Wednesday, June 03, 2020

"Silas Marner": That little novel from high school English class -- and a fable about accidental parenting

Silas and Eppie

 In 10th grade English, starting in the fall of 1958 at Washington-Lee (now Washington-Liberty) high school in Arlington VA, we first read “Julius Ceasar” (Shakespeare) and then took on “the novel”, that is “Silas Marne: The Weaver of Raveloe” (1861) by George Elliot (Mary Ann Evans).

The plot in this relatively short novel is rather intricate and deals with the misfortunes of a relatively modest man Silas, who is framed for crimes and loses his savings.  In the middle of the novel, he rescues a small girl (Eppie) from another tragedy and raises her.  Becoming a parent while otherwise childless himself (and not have ever had the chance to have his “masculinity” validated in more usual ways) becomes an existential challenge which he accepts.

I can remember quizzes and I think we had two tests on the novel (just like we did for the Shakespeare).  Later we would move on to reading short stories.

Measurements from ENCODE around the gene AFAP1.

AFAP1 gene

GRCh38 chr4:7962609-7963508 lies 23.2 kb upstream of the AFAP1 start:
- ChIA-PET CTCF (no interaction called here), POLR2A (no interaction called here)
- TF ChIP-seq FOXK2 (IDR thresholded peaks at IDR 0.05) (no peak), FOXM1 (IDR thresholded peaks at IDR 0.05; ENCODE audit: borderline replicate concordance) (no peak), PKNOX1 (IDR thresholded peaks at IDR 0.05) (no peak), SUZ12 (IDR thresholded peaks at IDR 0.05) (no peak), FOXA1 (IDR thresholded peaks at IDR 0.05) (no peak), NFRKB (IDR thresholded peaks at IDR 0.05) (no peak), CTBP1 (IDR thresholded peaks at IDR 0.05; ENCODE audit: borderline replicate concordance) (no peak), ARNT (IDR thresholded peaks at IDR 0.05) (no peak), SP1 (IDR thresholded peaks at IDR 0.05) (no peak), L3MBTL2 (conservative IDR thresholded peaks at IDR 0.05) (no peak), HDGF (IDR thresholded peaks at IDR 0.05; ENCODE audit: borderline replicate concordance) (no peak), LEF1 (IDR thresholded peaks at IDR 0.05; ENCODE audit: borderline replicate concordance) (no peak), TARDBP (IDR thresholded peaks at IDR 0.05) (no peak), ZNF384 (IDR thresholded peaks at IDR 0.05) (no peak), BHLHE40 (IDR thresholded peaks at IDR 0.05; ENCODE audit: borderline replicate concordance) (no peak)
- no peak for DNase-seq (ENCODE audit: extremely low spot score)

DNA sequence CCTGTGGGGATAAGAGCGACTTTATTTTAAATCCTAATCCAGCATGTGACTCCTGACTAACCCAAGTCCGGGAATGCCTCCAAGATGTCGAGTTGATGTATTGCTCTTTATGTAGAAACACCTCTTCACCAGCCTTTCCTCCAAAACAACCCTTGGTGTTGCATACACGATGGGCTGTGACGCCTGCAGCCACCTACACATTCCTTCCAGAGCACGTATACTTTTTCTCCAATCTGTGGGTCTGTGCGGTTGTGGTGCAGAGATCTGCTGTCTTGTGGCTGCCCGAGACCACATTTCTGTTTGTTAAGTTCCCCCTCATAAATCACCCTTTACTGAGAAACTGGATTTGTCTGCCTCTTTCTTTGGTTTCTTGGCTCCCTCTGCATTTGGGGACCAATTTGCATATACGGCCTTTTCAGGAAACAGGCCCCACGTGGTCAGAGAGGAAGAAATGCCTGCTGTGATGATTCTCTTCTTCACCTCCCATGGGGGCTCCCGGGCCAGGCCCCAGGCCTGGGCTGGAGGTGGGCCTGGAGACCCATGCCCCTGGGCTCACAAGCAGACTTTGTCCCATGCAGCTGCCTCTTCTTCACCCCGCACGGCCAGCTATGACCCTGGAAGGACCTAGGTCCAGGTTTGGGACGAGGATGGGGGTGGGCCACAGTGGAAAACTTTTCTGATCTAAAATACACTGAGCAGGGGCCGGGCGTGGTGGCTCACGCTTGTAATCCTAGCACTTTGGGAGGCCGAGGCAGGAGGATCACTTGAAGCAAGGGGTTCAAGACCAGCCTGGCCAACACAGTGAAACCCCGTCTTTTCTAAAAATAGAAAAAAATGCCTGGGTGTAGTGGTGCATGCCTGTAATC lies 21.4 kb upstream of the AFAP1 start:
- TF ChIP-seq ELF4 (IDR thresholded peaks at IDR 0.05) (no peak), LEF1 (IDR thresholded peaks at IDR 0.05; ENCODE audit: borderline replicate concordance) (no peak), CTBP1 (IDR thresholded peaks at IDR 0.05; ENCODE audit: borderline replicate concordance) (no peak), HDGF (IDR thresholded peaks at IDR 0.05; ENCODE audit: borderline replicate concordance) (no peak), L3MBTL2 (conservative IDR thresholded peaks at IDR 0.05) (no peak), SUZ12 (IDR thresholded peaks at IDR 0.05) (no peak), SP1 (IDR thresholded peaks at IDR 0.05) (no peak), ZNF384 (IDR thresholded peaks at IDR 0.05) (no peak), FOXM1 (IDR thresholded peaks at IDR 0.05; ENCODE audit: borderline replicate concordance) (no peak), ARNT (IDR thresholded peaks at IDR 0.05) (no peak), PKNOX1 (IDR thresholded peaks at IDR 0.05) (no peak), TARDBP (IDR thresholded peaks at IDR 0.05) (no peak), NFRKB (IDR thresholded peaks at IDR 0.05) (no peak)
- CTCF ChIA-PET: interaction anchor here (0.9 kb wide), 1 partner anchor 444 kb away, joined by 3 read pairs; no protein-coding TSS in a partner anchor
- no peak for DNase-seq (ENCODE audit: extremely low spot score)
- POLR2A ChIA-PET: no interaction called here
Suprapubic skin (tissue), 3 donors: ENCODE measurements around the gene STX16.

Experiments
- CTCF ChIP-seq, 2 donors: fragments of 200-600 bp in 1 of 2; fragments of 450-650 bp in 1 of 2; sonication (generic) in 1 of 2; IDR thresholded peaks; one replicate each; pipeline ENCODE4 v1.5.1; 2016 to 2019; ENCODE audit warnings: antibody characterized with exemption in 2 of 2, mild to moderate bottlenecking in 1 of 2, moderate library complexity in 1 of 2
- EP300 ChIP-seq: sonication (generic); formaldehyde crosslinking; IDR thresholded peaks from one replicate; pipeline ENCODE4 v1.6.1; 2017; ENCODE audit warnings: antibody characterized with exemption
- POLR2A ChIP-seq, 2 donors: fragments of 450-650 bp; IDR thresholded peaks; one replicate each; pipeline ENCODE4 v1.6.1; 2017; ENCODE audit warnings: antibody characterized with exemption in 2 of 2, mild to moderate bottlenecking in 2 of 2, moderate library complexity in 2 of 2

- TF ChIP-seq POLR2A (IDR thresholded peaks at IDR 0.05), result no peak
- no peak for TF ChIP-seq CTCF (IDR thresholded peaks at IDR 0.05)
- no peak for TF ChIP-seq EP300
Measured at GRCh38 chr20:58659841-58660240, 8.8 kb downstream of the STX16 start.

I do remember that many of the quiz questions involved Eppie and the lost cache of gold, and some of the other familial relations in the novel.  I think that on the final exam there was an essay question concerning stepping up into parenthood.  (The teacher was a young male and former football player but quite articulate.)  Given the course of my life since then, it sounds a but ironic.

The novel does lend itself to audiobooks.  See also Dec. 6, 2012 posts. 

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